It has been barely a week since US President Donald Trump took office, but he has been swift in acting on his campaign promises.
On Tuesday, in his bid to make America great again, Mr Trump signed an executive order to withdraw US from the Trans-Pacific Partnership.
His Treasury Secretary nominee, Mr Steven Mnuchin, also took aim at China when he wrote that he would combat "currency manipulation" to defend American jobs, according to a Senate Finance Committee report seen by several US news outlets.
These protectionist policies are setbacks to trade-reliant Singapore. But there are some bright spots for local investors.
In a media briefing on Monday, SGX market strategist Geoff Howie highlighted several sectors - commodity, technology and transportation - that would benefit from a stronger US economy and US dollar.
These industries are reliant on exports to the US and US investments, explained Mr Howie.
In a report on Jan 17, DBS also highlighted some possible beneficiaries of a US recovery and strong US dollar.
One of them is CNMC Goldmine, a company involved in the exploring, mining, and processing of gold in Malaysia. It was listed on the SGX's Catalist board in 2011.
"With gold predominantly priced in US dollars, and operational costs mainly incurred in ringgit, CNMC Goldmine is a strong beneficiary of a higher, stabilised US dollar.
"However, as its net cash balance of US$33 million (S$46.8 million) (as at 3Q16) is kept in the ringgit, volatile forex movements could give rise to unrealised translation losses."
Another company to watch out for is Venture Corp, a technology firm headquartered in Singapore.
DBS said: "With 55 per cent of exports to the US, Venture will also benefit from both a recovery in the US and the strengthening US dollar.
"Costs are in ringgit while almost all of its sales are in US dollars. A well-managed company with fragmented ownership, it is also an attractive takeover target."
Smaller might be better in this alternative world of Mr Trump.
In his commentary on Mr Trump's inauguration speech and its implications on markets, investment strategist Jeffrey Schulze from US-based Clearbridge Investment thinks small cap stocks would perform well due to tax reform, a stronger US dollar and better insulation from potential trade wars.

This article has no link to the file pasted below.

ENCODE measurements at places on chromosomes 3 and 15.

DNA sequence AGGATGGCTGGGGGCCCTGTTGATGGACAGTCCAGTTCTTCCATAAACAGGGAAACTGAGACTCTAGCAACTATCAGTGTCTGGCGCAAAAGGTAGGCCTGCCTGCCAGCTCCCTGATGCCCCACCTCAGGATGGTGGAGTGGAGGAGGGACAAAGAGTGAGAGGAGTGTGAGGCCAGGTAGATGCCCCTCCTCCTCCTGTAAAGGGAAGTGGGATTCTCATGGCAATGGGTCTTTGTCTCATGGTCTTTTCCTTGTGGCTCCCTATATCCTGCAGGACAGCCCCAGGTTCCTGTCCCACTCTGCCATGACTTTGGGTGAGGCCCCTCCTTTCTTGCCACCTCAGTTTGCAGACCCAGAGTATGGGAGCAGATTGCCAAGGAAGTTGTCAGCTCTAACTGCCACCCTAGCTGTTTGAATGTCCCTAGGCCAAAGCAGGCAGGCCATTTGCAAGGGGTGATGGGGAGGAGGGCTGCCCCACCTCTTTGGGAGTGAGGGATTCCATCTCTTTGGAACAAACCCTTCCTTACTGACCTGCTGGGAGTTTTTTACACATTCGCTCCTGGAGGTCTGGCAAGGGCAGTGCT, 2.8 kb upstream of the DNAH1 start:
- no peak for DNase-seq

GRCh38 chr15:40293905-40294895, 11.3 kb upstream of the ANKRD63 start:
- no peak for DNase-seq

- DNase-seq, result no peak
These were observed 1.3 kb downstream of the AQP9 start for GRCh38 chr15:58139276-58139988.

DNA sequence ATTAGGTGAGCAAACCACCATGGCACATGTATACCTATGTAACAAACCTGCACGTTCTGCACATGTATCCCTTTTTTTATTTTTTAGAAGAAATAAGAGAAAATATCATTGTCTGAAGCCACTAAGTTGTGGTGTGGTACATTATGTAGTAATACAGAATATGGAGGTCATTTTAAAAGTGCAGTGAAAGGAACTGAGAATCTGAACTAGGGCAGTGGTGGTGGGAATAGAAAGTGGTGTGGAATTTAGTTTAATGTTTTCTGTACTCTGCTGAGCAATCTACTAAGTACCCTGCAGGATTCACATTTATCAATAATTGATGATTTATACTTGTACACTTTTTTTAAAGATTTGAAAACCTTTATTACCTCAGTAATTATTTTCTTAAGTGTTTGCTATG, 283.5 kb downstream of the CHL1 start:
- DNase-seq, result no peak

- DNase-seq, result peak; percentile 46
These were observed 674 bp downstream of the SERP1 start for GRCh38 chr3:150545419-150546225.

Small-cap companies are firms with a relatively small market capitalisation.
Royce & Associates Portfolio Manager Bill Hench explained that the stock prices of small caps are driven by their earnings. This is as opposed to the big caps, whose price-earnings are more dependent on the bond and interest rates.
Mr Schulze added: "Most small cap companies have their revenues tied to the US. Many of these operators are going to be the biggest beneficiaries of the new tax code, adding more to their bottom line."
There are several cash-rich small caps listed on SGX. (See report below.)
Strong cash flow resilience is also notable in Singapore's IT sector, where about 60 per cent of them generate free cash flow, enabling sustainable dividend payouts to shareholders, said Mr Howie.
A DBS market report earlier this week noted that local investors might soon take a break from the Trump rally and focus on upcoming local events.
These include the Committee on the Future Economy report, the Singapore Budget and the results season that had just started.
"We are cautiously optimistic that the earnings downward revision trend can further decelerate or even come to a halt, given recent data that showed two consecutive months of growth in bank loans, non-oil domestic exports and industrial production numbers surprisingly on the upside, as well as stabilising oil prices," it said.
Some small-cap options on SGX
There are some cash-rich small-cap stocks listed on the Singapore Exchange.
They have a substantial amount of net cash residing on their balance sheets, and they are trading below 1 P/B.
The P/B ratio shows how much a business is trading above or below its net asset. It may be an indicator of its value.
When a P/B ratio is below 1, it can indicate that a stock is undervalued.
These companies are also trading below their net cash level (net cash/market cap is more than 100 per cent), which could mean that their stocks are trading at a bargain.
This article was first published on Jan 26, 2017.
Get The New Paper for more stories.